In Spike Lee's 1989 Do the Right Thing he was a young black guy demanding the local Italian pizza owner put up pictures of black celebrities; in The Usual Suspects, FBI agent Jack Baer, and in the split role of newspaper reporter Sidney Glass and the Magic Mirror in Once Upon a Time.
"It feels great to come into my own and have the opportunity to play such a variety of different of characters and be trusted to do that. I hope I can continue to do that."
It has also seen him move into the more futuristic sci-fi genre with his role in Revolution and the recent announcement that he will be in the sequel of The Maze Runner.
"Revolution was a show I wanted to do because I wanted to make a comment on what could happen, and I felt that [series creator] Eric Kripke was asking the question 'What if?'
"It was also simply that I wanted to be in a western, and it seemed to me to be a contemporary and modern western.
"I like to be involved in projects that make people think about what the future might be if something like this happened. People think it is out of reach, but it is not. Everything could crash and what would we all do - what kind of human beings would we become?"
The Maze Runner appeals in much the same way, he says.
"I wanted to affect a younger audience who are being asked to think about what direction the world might take, where they might take it ... In a way, it is a modern-day vampire story, someone trying to get their genes or trying to figure out why they have the plague and no one else does.
"All of these things were such great issues and I thought James' [Dashner] writing was so awesome that I wanted to be part of that. I also wanted to get back on the big screen."
He hopes the higher profile and acclaim from Breaking Bad will help fuel his other passion of film-making.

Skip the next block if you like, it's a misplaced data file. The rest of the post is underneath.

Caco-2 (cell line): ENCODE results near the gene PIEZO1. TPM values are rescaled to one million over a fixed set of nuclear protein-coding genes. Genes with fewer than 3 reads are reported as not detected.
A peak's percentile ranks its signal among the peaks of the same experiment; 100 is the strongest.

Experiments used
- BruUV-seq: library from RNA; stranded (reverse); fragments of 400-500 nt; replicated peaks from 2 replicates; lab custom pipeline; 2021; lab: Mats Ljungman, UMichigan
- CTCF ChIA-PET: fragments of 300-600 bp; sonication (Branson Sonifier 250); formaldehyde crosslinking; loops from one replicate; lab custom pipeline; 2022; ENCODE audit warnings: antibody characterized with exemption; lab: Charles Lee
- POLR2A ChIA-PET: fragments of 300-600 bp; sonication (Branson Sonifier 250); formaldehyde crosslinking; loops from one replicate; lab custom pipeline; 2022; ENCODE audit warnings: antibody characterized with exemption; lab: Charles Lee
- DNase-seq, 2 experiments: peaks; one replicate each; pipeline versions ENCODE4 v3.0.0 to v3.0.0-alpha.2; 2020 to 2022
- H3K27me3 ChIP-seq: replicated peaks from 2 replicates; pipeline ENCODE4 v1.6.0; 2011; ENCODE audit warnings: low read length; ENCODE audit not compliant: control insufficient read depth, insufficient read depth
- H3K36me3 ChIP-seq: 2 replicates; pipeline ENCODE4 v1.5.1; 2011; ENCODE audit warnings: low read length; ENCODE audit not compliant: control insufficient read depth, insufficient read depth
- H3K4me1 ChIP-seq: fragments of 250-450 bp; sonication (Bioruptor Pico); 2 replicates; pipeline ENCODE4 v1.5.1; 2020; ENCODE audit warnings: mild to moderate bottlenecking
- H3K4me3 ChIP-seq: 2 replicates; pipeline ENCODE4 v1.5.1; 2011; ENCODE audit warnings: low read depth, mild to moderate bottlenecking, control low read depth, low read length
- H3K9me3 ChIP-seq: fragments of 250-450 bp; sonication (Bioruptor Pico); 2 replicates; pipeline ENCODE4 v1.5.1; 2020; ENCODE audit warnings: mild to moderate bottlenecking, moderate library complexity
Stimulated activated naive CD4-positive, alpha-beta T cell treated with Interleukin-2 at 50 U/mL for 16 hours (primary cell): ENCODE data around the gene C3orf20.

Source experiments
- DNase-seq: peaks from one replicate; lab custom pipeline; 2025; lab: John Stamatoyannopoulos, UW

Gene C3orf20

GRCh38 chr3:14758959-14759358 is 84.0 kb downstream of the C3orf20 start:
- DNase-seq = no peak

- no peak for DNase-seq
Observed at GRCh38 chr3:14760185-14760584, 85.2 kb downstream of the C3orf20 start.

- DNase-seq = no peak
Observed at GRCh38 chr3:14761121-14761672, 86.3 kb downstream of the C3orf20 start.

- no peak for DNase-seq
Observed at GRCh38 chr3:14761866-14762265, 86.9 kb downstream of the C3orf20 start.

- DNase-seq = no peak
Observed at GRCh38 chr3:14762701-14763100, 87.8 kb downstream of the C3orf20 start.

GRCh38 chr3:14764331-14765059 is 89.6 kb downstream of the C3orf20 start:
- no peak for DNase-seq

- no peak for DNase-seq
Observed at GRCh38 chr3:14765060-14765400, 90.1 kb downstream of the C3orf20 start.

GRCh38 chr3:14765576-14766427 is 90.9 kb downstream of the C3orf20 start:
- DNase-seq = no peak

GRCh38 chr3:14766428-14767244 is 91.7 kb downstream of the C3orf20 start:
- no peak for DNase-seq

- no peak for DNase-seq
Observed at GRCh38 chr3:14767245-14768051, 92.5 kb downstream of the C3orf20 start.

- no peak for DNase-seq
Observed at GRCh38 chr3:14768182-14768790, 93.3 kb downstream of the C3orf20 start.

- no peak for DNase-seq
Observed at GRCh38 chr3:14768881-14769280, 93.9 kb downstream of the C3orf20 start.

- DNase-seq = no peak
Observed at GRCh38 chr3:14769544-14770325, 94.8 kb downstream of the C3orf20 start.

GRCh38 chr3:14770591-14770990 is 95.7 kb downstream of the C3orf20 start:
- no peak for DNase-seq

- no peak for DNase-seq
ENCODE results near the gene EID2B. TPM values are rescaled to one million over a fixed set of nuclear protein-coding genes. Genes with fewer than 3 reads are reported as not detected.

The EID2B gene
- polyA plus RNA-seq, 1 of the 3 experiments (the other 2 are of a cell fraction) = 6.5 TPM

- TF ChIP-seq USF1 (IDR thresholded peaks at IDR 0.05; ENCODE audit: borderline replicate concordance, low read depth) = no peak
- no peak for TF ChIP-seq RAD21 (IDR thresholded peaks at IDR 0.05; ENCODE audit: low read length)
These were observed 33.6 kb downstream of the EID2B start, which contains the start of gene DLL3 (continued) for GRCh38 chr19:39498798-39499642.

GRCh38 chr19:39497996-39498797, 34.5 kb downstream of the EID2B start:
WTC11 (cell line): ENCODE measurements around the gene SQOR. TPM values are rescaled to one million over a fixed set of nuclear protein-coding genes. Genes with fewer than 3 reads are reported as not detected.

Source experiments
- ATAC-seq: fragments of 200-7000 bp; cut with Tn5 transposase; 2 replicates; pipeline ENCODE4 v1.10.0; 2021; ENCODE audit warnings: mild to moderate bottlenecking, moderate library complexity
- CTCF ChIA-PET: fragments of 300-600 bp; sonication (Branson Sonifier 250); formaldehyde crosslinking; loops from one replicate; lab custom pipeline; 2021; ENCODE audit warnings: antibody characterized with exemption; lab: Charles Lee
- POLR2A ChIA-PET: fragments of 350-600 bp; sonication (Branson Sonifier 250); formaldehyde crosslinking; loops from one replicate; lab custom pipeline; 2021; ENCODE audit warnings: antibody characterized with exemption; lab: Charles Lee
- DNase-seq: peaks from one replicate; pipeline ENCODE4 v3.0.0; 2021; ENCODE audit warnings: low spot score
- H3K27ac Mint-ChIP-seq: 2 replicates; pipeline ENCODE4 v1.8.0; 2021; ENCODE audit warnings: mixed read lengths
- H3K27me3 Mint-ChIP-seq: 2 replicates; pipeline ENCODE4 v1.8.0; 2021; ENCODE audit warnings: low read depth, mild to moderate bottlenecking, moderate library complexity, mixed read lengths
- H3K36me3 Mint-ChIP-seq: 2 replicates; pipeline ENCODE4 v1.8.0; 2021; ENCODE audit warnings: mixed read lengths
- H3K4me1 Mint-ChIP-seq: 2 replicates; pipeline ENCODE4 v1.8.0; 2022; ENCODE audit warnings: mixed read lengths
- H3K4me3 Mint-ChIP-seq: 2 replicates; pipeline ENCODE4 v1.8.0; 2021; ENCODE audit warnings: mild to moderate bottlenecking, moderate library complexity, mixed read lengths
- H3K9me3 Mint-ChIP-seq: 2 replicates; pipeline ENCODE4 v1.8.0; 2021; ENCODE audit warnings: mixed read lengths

He directed and produced his first movie, Gospel Hill, in 2008 and is developing a movie on American abolitionist John Brown with Ed Harris in the lead role and written by Jose Rivera of the Motorcycle Diaries.
"People don't know American ¬history and John Brown was a man who was vilified by history but in the end was a real hero because he wanted to free people from slavery - he was a white man who was devoted to the truth."
It is clear Esposito has a passion for raising social issues and he has been quoted as saying he hoped his role in Breaking Bad would raise awareness around the methamphetamine trade - but does he really think it makes a difference?
"Yes, I stand by that. At least ¬people would be aware and have some knowledge of it, and of what it did to people's lives. You saw what the money and the greed did to somebody.
"I wanted to be part of something that exposed that and showed it in a different way."
He is definitely not like Gus, he says, although people are often ¬surprised he is not dead-eyed and scary in real life. "I'm not him. I'm a humanitarian who loves people and I love what I do, I immerse myself. I can embody that or the opposite. It is just part of my tool kit of the things I can do it."
'Oh hang on, these are the fans'
Michaela de Bruce believes dressing up as a favourite screen character has moved from being embarrassing to being an outlet of expression.
The 38-year-old is a dedicated "cosplayer" and will join hundreds of others in weird and wonderful outfits at next weekend's Armageddon Expo.
It has been a hobby for years before heading to her first Armageddon in 2003, where she entered a dress-up competition as Galadriel from Lord of the Rings.
At the time, she says, most people thought cosplay meant dressing as Japanese anime characters. It took until about 2006 before people realised it could be much more than that.
"Most people who went to the shows were still wondering why people dressed up if they weren't selling something."
She first got involved as an extension of her interest in theatre costuming.
"I loved watching musicals ... For me, costuming is lot about learning the craft, as well. I've learned how to use fibreglass and prosthetics - I'm working with leather and constantly covered in glue and dye."
In 2007, de Bruce started judging and noticed the focus slowly shifted to computer
Another shift has been game and movie owners realising they can use cosplay to promote their products, she says.
"In the past, the people who owned the copyright of characters have been very hard on people dressing up as characters, there have been cease and desist orders. But slowly they have realised, 'Oh hang on, these are the fans'."
Another trend is visitors to the shows wanting to take photos with the cosplay characters, de Bruce says.
"More people are doing that than ever before. Also, because we are becoming really saturated with pop culture, producers are much more aware of their fans.
"The Marvel characters were very rarely seen here but when the The Avengers came out, now you can't go anywhere without seeing Iron Man, and people just love it.
"I think it is because cosplay has crossed over from being an embarrassing side hobby to something people realise the general public is interested in.
"It's form of outlet and expression and community."